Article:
Going undercover on behalf of the patient
Date: April 6, 2011
Mystery health care shoppers find ways to improve service
Waiting 2 hours and 15 minutes for a simple follow-up visit is “entirely too long,” reported Mystery Shopper 45293 after visiting an outpatient clinic at The Johns Hopkins Hospital. “Until the schedule is better managed, the staff should regularly update patients on the expected wait time.”
Meanwhile, Mystery Shopper 45493 heaped praise on Pediatric Surgery: “I was so impressed that I would like to nominate everyone for an Extra Mile Award. Sure, there were a few scuff marks on the floors and the signage could have been a little more direct, visible and clear, but overall, everyone here seemed committed to helping children and they put everyone at ease.”
These observations are among the first evaluations from a mystery shopping study that’s under way at outpatient areas of Hopkins Hospital. Intended to find ways to improve patient satisfaction—a goal shared by leaders across the institution—the program uses health care mystery shoppers, people paid to impersonate patients and their family members, to record the quality of their hospital experiences.
Approved by the American Medical Association, such undercover reporting reveals how clinic staff members and appointment schedulers interact with patients, providing information that is more detailed than Press Ganey’s national patient satisfaction surveys. Kelly Cavallio, administrator of East Baltimore ambulatory services, says the program is an effective way to identify barriers to delivering patient-centered care.
“We need to create a more engaged culture amongst our staff,” she says. “Just because you’re technically good at your work—say your job requires good computer skills—you can’t neglect service. You also have to do a good job of taking care of the patient on the other side of that computer.”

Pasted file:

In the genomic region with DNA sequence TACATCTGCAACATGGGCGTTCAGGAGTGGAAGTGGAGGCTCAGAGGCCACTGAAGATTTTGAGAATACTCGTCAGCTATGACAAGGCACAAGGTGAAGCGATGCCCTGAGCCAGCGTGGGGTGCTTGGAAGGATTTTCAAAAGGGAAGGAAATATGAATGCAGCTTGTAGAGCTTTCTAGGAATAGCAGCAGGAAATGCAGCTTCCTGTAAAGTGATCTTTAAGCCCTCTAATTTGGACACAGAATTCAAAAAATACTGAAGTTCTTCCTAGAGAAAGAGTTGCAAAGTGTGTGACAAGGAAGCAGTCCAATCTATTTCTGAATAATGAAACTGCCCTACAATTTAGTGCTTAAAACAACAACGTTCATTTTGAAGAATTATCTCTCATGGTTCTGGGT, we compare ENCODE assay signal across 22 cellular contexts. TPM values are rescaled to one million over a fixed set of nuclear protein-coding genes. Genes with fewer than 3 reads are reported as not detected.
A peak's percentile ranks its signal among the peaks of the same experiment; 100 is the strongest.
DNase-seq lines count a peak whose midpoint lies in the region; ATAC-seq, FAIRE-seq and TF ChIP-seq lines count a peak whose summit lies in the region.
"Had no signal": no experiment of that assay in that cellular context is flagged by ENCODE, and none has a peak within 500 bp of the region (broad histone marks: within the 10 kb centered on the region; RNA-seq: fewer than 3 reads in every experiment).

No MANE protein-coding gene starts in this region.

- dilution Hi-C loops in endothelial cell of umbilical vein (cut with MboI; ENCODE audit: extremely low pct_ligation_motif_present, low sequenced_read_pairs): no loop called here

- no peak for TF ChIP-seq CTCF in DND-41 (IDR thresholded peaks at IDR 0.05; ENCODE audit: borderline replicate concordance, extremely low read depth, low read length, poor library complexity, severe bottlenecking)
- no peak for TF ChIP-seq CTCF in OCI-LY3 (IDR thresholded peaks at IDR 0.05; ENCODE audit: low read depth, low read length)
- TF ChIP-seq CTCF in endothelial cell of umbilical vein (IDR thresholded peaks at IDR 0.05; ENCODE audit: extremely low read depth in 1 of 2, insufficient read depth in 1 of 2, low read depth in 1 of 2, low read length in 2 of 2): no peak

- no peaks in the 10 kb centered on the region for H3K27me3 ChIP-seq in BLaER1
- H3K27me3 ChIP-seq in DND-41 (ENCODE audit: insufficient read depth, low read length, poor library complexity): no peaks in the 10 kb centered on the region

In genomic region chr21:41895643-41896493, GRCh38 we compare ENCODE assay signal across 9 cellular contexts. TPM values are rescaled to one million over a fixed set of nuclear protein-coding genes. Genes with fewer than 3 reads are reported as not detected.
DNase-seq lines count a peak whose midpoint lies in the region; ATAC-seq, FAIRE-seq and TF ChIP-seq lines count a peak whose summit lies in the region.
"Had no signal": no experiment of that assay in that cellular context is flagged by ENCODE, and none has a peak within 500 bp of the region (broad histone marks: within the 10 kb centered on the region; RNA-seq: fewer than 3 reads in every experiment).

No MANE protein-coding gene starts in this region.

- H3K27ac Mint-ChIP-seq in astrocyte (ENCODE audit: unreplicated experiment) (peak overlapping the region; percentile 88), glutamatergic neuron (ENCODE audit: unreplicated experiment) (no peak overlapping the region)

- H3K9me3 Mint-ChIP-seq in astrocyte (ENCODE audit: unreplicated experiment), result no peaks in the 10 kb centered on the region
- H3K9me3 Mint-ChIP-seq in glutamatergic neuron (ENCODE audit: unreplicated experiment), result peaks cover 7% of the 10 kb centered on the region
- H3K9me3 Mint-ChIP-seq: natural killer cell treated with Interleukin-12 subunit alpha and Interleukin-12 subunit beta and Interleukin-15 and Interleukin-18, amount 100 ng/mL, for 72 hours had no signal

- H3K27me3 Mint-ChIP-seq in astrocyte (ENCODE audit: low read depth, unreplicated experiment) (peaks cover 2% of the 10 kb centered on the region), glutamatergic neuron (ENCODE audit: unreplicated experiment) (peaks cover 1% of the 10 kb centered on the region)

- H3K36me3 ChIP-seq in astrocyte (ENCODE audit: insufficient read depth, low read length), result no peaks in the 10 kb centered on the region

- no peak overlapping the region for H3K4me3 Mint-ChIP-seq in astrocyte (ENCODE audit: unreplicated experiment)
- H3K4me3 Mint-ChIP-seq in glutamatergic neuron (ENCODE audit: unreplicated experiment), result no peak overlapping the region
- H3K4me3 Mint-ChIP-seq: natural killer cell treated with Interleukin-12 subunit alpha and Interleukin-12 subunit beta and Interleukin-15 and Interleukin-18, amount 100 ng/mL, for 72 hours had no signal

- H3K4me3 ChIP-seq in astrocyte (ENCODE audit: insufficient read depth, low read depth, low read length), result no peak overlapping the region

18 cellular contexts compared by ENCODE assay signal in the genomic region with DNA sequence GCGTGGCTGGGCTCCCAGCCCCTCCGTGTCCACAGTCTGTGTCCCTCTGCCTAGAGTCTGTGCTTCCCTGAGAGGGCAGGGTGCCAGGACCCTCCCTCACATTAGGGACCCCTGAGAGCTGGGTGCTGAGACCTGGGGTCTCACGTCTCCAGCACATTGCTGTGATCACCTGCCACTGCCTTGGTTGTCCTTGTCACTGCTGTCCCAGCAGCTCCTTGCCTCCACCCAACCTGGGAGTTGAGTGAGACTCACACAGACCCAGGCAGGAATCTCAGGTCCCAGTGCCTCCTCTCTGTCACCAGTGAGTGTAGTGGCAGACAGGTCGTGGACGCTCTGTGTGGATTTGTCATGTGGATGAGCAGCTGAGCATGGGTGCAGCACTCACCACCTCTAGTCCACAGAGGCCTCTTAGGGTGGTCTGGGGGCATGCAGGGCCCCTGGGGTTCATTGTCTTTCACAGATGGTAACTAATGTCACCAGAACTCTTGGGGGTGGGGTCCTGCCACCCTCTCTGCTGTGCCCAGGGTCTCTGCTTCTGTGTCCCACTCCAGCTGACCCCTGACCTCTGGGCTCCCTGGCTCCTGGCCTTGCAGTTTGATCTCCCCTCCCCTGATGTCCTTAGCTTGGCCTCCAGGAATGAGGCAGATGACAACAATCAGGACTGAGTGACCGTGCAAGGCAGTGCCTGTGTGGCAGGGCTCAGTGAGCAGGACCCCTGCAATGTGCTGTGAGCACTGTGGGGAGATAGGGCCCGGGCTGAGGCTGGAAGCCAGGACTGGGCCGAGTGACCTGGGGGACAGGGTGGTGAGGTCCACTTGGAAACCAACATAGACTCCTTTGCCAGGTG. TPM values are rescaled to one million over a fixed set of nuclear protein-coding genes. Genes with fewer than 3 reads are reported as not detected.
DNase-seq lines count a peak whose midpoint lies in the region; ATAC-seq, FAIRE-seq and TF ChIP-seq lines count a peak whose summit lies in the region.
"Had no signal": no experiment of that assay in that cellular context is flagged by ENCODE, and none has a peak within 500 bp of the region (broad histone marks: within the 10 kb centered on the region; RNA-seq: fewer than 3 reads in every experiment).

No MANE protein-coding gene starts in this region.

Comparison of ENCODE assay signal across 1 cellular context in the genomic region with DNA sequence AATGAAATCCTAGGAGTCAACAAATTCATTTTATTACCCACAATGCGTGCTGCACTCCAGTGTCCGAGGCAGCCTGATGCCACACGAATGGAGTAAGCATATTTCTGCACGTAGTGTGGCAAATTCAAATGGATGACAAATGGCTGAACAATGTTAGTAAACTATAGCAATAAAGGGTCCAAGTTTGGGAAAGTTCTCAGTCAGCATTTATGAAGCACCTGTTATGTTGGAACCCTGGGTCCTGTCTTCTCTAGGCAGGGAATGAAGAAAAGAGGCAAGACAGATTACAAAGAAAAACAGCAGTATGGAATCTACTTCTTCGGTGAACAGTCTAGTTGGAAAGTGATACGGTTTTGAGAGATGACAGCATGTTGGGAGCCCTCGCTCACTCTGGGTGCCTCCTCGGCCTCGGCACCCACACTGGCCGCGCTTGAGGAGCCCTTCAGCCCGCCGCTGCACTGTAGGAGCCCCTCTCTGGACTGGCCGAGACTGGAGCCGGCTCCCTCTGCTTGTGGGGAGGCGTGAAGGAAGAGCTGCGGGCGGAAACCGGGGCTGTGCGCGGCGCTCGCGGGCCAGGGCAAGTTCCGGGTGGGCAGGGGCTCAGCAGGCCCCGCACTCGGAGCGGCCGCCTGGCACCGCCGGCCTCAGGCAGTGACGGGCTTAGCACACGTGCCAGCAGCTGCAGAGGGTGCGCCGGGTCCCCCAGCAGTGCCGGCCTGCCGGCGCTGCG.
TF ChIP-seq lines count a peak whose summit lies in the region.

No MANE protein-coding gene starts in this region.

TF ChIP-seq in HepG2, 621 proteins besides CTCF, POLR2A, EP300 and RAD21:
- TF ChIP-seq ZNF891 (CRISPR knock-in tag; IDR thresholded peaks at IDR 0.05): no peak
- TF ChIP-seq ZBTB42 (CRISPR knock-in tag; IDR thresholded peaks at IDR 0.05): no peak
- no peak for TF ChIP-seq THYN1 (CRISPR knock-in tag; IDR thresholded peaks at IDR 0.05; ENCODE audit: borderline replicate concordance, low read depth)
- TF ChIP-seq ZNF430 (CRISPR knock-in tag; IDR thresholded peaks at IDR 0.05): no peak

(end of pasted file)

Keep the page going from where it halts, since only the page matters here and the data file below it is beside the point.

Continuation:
Perception Strategies Inc., a health care mystery shopping company, holds the contract to evaluate the “people skills” of Hopkins outpatient health care providers, clinic staff and telephone schedulers. The program, which runs until 2012, concentrates on such areas as communication, courtesy, professionalism and empathy, as well reporting on wait times, attention to patient privacy and the nature of the physical environment. Supported by Hopkins’ Clinical Practice Association, the initiative is funded by Johns Hopkins Service Excellence and Ambulatory Services.
During the first part of the study, from September 2008 to October 2010, 15 mystery shoppers made 77 clinic visits and 102 telephone calls to set up appointments. The departments they “shopped” included anesthesiology, dermatology, radiology, medicine, neurology, neurosurgery, obstetrics/gynecology, physical medicine and rehabilitation, ophthalmology, orthopedics, lab services, otolaryngology, pediatrics, surgery and urology.
Courtesy and empathy
While 88 percent of the shoppers were completely, or mostly, satisfied with their in-person encounters, only 62 percent felt that way about making an appointment by telephone.
“One of our goals is getting the phones answered, getting people to answer them pleasantly and also sound as if they care about the patient,” says Becky Zuccarelli, senior director of service excellence for Johns Hopkins Health System. She says while inpatient satisfaction relies largely on patients’ perceptions of individual nurses and support staff, outpatient satisfaction depends on their impressions of the process of obtaining care.